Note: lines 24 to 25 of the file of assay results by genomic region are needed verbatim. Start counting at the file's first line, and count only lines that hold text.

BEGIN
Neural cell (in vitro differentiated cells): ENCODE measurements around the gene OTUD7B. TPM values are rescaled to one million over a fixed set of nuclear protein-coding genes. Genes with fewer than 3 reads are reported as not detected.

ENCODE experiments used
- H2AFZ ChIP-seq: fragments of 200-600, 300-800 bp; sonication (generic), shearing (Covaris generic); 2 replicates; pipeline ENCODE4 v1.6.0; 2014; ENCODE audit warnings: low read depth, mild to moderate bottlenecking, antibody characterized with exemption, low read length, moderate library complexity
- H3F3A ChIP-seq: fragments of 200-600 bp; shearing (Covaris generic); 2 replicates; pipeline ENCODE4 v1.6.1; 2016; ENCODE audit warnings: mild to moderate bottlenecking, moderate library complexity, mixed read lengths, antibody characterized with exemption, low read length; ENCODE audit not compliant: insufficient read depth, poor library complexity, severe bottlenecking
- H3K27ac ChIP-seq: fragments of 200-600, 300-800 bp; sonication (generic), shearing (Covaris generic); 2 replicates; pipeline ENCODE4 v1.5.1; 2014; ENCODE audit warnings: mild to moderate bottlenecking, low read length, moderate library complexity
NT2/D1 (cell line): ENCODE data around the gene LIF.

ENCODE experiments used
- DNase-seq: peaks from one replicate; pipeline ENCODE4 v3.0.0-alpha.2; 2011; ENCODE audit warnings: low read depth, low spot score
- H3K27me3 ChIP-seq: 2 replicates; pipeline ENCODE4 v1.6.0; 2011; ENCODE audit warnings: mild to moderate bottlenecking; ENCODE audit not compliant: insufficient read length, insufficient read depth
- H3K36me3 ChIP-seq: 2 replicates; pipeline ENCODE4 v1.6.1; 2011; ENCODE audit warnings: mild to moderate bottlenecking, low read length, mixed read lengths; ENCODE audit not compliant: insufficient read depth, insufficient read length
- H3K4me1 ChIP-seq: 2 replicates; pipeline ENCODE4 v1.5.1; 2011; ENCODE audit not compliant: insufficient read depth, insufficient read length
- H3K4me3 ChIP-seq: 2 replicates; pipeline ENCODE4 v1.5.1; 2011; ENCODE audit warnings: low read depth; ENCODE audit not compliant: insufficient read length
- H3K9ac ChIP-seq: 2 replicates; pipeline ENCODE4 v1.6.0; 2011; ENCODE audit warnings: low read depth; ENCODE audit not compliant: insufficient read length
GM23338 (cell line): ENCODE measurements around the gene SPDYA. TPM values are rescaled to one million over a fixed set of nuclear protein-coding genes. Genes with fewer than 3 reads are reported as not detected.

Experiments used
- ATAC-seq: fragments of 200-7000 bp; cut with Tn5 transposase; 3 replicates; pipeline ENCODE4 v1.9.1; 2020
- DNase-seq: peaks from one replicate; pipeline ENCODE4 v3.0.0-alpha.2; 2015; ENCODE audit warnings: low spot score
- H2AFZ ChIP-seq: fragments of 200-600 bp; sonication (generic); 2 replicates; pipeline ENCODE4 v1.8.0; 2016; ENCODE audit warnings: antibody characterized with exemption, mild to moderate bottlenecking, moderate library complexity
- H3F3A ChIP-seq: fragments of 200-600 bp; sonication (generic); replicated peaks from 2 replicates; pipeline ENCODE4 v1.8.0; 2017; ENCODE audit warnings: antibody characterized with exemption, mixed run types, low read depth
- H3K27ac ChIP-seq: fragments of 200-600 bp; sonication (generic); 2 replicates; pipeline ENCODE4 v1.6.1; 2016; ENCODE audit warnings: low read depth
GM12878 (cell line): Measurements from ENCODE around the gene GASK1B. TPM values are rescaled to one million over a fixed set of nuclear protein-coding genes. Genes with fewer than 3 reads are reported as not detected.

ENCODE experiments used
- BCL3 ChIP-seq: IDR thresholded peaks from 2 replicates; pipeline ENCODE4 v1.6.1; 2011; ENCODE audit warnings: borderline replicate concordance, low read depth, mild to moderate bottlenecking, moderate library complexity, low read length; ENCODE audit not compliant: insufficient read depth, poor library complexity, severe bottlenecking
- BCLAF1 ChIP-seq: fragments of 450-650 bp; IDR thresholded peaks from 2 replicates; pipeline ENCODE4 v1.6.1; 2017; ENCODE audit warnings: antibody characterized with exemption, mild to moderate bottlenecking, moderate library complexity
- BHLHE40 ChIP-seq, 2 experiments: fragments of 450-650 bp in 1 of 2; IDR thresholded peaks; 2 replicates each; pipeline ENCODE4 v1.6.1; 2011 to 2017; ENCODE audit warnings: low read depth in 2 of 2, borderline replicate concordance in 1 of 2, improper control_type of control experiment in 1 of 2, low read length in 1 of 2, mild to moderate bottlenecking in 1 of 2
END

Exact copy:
- BCLAF1 ChIP-seq: fragments of 450-650 bp; IDR thresholded peaks from 2 replicates; pipeline ENCODE4 v1.6.1; 2017; ENCODE audit warnings: antibody characterized with exemption, mild to moderate bottlenecking, moderate library complexity
- BHLHE40 ChIP-seq, 2 experiments: fragments of 450-650 bp in 1 of 2; IDR thresholded peaks; 2 replicates each; pipeline ENCODE4 v1.6.1; 2011 to 2017; ENCODE audit warnings: low read depth in 2 of 2, borderline replicate concordance in 1 of 2, improper control_type of control experiment in 1 of 2, low read length in 1 of 2, mild to moderate bottlenecking in 1 of 2